Demetri Martin: Ha, that one came up late in the process. I thought,”Hey! Maybe we can have a slide show. It could be nice to show some extra drawings in case the crowd responds to them.”
I laughed out loud at that moment! It was very funny! The music choices were also a nice aspect of the film.
Demetri Martin: Thanks!
With the drawings, everything going on how did you choose what music to put in the film?
Demetri Martin: Pete Dello. I had this CD for years, Pete Dellos and Friends. I don’t know where I got it, but I always loved it. When I was editing the movie I was looking through my little library of music, and was like, let me try this song and it worked so nicely, giving it a feeling and a place.
And as we went on, I tried more and more of his songs. Foolishly, because I had no guarantee I could get that music, because this is a low-budget movie, but I emailed him. I found his address. The album is from 1970, he’s still alive and lives in England. He’s English and I found an email address for him. I wrote him, he wrote me back and was very generous. I was lucky I got the music, because I think it’s a really important part of the movie. I love his voice and the production value is really good. It doesn’t sound like nostalgic or lodge rock. It works!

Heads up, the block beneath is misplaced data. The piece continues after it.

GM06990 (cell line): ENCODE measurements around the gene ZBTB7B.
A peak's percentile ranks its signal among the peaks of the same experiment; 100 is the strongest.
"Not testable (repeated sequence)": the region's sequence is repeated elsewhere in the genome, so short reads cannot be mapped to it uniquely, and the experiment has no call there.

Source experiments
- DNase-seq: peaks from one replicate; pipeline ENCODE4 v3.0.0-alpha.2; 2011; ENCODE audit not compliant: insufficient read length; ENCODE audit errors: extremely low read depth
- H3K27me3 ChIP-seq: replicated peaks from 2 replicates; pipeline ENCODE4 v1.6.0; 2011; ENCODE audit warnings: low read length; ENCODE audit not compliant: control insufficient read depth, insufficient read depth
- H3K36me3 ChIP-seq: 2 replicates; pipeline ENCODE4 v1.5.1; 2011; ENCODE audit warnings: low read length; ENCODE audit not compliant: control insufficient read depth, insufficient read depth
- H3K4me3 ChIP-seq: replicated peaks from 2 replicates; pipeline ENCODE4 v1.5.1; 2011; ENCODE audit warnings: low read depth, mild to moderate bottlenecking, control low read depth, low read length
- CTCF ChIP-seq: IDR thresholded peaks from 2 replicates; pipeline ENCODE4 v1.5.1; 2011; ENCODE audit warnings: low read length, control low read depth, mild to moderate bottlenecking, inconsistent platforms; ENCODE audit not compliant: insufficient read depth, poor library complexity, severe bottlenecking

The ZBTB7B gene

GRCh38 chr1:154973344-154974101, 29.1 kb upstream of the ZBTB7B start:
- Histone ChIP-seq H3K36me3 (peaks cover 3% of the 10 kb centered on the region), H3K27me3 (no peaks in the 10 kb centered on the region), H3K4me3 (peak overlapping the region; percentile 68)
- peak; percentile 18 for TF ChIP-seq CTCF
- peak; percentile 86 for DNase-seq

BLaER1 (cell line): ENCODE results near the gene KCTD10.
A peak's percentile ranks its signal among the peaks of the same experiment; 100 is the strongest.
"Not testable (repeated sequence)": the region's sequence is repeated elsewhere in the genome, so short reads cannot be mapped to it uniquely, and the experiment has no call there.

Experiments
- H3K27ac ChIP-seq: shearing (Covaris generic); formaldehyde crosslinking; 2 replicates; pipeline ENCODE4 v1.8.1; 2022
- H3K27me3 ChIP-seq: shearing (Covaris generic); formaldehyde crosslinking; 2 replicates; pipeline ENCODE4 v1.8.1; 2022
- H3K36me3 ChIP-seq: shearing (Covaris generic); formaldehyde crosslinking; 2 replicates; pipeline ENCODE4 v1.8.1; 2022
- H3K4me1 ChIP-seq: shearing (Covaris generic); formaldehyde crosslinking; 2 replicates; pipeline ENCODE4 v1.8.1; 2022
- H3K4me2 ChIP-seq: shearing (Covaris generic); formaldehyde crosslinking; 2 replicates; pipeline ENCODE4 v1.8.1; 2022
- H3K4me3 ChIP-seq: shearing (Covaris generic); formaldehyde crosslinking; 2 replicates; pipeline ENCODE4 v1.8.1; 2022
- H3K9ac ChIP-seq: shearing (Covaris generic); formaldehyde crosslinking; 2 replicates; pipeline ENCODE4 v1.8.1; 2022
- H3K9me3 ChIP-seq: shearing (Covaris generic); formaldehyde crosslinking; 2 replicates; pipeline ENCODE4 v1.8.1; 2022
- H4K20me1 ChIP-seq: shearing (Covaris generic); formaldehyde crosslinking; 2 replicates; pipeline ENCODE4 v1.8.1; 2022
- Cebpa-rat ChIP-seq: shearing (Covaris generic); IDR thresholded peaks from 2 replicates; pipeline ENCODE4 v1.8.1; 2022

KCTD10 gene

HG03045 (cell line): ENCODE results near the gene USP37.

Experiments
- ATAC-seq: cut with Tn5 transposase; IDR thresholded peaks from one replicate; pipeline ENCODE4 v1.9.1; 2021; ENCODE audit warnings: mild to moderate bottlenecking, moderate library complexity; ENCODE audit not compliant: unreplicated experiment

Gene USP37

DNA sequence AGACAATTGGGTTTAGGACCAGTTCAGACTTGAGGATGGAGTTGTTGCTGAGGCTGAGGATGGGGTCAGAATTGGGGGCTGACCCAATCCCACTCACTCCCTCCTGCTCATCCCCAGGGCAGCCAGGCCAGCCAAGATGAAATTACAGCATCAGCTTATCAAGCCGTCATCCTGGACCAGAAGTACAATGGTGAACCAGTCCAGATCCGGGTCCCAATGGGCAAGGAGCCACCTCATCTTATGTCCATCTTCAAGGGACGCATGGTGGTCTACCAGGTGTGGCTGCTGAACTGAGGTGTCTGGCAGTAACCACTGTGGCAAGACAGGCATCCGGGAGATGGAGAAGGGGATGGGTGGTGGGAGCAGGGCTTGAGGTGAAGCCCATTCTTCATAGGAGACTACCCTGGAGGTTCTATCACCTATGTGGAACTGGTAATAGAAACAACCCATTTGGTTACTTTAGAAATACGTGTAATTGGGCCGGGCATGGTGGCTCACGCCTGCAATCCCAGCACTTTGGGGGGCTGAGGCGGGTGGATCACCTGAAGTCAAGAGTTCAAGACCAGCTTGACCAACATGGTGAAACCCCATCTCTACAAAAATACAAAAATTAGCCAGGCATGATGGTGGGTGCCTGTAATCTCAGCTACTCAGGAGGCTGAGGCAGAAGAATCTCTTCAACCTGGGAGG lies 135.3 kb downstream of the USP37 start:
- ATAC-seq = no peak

I looked it up after the film and had no idea it was from the 1970’s, it sounded very modern and so great. Thanks so much for the interview!
Demetri Martin: Thank you!
Dean hits theaters nationwide June 2.